Nowadays, businesses want to publish video content for the consumption of the general public as well as private audiences (such as employees and partners). Video demands a variety of technical resources for hosting, encryption and streaming. It also eats up a lot of bandwidth. Video distribution must therefore meet complex professional requirements that operational teams will have to spend time mastering.
before you begin
before choosing a solution, businesses should ask the following questions:
- what service or technical resource should be used to distribute the videos?
- how will the videos be hosted and encrypted?
- how will the business’s IT environment limit the ability to stream videos?
- how will security and content privacy be protected?
- which teams will use the service? what are their needs?
These questions should be asked directly by IT and operational teams. To minimize costs, IT divisions typically look for off-the-shelf solutions from external providers, so they can avoid long and costly architecture projects.
At the same time, communications teams prefer simple and user-friendly tools that are ready to use, so that they can easily distribute videos on all of the company’s internal and external channels. They want an ease of use comparable to YouTube or Dailymotion.
So why don’t they just use these services? Because some business content may be intended only for an internal audience or a small group of partners. Large video servers open to the general public are great for reaching a massive audience of consumers. However, some content is not meant to leave the privacy of the company, such as:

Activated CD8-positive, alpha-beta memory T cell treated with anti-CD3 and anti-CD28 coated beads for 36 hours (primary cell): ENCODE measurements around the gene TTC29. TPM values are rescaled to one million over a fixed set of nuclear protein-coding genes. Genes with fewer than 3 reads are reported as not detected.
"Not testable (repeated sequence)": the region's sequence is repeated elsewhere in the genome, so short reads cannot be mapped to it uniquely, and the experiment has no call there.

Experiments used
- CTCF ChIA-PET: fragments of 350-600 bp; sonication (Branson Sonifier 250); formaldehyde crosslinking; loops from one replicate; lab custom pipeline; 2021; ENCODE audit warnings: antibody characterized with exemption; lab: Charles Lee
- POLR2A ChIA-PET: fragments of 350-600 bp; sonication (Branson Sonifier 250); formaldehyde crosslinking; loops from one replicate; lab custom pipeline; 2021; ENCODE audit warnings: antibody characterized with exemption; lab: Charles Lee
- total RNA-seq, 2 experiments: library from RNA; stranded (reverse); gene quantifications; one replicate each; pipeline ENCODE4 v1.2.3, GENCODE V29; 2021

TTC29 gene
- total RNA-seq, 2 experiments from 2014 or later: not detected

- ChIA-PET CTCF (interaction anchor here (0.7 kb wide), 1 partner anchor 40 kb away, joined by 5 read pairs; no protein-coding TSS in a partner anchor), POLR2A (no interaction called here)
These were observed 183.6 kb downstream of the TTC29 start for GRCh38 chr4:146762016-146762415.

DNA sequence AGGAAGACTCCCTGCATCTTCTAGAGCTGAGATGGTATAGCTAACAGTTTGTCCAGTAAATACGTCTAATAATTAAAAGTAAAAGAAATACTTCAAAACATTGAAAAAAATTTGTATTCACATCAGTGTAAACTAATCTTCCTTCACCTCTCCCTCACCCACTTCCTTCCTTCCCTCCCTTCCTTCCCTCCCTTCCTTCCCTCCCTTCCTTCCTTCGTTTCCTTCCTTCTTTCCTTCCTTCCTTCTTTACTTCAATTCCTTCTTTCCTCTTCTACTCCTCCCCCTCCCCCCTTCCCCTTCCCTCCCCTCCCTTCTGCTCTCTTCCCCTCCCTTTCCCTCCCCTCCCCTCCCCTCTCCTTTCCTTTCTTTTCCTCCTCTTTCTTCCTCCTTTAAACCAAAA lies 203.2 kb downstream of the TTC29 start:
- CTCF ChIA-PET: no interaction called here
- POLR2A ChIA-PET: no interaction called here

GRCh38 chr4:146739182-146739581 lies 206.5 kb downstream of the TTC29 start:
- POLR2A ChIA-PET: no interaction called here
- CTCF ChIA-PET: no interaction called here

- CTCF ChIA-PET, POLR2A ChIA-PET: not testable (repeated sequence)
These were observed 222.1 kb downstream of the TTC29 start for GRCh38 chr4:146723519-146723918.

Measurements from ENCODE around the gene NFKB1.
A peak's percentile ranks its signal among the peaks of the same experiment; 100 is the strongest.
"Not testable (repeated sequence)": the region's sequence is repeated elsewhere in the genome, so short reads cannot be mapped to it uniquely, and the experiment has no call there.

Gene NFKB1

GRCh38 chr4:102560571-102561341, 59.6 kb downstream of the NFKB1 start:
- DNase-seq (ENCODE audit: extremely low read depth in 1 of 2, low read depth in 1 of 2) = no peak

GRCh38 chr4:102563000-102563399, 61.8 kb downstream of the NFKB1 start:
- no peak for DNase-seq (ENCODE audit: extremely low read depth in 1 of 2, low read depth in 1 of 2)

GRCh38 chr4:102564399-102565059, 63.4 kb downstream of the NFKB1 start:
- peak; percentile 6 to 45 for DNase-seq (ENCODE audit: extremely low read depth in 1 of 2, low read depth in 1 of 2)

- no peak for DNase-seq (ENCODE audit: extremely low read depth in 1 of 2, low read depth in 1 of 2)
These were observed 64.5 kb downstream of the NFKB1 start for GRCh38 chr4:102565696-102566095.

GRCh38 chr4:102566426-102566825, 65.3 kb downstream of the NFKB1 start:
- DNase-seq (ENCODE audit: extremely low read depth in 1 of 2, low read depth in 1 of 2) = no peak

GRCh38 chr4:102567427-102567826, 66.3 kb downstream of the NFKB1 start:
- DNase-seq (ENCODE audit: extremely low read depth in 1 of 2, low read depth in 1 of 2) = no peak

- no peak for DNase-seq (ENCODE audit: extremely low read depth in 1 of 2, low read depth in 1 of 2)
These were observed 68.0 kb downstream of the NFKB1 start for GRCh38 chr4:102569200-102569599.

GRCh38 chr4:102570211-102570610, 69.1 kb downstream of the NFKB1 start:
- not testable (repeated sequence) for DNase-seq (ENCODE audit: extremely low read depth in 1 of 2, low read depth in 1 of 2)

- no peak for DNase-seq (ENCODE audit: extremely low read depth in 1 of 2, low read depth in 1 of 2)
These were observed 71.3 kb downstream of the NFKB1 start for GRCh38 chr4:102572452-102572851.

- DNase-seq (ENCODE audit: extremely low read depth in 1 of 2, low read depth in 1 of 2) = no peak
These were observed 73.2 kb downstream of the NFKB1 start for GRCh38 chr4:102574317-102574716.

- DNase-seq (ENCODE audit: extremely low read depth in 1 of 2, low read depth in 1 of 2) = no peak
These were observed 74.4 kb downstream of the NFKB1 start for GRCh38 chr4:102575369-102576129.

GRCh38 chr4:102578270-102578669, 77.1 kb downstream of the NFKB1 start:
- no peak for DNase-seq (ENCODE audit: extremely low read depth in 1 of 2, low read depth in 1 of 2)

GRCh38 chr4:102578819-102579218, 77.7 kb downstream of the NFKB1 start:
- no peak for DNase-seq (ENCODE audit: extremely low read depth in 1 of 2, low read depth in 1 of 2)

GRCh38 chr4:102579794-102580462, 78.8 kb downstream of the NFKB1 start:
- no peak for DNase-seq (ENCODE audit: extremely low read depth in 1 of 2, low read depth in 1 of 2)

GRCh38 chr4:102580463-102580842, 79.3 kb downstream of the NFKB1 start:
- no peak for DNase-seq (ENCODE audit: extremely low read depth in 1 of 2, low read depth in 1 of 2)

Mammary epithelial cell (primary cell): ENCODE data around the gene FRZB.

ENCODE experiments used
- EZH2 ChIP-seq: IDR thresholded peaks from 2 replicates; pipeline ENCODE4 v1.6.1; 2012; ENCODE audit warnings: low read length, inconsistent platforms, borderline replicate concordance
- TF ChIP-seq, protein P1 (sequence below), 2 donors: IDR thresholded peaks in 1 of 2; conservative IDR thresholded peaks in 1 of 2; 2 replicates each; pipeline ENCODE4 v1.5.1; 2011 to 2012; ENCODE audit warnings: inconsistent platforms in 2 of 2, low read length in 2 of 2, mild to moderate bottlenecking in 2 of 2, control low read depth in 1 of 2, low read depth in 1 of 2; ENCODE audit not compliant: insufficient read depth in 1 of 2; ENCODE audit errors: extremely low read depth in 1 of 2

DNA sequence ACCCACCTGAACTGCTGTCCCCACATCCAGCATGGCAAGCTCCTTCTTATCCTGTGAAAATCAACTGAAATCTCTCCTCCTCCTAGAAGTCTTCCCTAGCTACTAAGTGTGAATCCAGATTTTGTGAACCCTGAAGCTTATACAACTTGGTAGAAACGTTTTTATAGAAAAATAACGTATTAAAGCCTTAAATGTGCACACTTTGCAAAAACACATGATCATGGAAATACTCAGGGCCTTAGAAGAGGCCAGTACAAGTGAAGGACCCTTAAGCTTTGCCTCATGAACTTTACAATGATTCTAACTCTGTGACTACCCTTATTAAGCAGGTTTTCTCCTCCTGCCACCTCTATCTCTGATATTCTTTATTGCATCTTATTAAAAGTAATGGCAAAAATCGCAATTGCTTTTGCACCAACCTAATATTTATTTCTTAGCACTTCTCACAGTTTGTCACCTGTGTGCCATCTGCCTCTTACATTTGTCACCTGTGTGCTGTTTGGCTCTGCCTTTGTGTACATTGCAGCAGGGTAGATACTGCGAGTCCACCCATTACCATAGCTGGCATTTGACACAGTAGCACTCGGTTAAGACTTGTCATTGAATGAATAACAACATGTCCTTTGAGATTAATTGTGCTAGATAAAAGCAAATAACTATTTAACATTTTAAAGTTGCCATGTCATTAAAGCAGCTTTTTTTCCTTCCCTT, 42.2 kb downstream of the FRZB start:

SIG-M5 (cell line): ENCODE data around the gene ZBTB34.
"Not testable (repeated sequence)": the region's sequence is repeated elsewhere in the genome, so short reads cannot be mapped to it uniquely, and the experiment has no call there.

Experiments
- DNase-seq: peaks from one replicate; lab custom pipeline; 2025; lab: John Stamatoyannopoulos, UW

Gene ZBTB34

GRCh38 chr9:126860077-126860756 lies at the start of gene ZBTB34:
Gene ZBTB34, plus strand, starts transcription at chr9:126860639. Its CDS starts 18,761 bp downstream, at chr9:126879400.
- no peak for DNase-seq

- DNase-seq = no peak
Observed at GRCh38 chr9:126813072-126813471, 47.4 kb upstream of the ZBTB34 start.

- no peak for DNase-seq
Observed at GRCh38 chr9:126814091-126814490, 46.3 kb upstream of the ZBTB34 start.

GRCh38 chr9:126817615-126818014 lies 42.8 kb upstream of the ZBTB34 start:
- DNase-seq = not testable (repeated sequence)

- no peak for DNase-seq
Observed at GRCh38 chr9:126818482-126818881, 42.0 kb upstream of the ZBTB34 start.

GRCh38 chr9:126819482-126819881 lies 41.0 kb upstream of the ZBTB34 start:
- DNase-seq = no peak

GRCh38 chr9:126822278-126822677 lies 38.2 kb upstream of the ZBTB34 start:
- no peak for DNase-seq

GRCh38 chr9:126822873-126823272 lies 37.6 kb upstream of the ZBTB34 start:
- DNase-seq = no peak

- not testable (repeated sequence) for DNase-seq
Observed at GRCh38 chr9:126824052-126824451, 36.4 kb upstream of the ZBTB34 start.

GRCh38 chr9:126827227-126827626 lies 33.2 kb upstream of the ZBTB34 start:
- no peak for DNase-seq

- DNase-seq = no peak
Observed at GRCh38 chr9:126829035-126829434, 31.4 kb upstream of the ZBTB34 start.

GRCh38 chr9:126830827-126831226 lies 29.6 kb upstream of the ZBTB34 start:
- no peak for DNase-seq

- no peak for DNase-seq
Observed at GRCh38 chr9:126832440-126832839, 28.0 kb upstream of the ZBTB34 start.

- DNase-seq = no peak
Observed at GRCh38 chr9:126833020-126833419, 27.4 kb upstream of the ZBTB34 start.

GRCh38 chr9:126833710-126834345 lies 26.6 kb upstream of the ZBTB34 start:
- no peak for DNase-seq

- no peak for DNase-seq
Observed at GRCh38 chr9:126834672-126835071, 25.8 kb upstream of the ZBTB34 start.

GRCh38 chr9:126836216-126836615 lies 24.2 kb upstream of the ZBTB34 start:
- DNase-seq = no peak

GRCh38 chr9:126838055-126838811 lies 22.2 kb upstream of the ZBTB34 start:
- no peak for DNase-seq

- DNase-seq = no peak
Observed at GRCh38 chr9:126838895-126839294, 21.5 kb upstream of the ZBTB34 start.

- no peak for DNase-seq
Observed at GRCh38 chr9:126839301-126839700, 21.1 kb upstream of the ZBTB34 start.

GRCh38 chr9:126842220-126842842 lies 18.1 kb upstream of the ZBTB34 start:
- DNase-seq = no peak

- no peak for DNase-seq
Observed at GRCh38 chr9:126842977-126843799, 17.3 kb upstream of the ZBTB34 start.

- speeches by the Chairman and CEO or top management
- training content
- internal communications videos
- competitor and internal analysis, etc
An appliance manufacturer communicating its products’ advantages to distributors will not want this content broadcast on the web, since that may put it at risk of being sued by competitors. For this reason, communications teams want to use video services that combine the simplicity of web tools aimed at the general public with the security and privacy necessary for business content.
how can cloud video services meet the needs of IT experts and communications teams?
Cloud solutions are available for hosting, encrypting and streaming video from external, technical and functional environments. Depending on the supplier, these environments are accessible on the web or through a company’s private network. Adopting a cloud solution for video streaming can provide the following benefits:
- video hosting, encrypting and streaming is handled outside the company’s infrastructure, which requires few or no internal resources
- online content administration using plug-and-play interfaces that typically do not require any advanced technical skills from users
- variable service costs based on data storage, number of users and views, etc
what key factors determine the success of a cloud video service?
To meet the needs of both IT experts and operational teams, a cloud video solution must offer the following advantages:
1. for IT teams: flexibility and security
- access to the service must be provided transparently, without compromising the company’s security policy or application policy.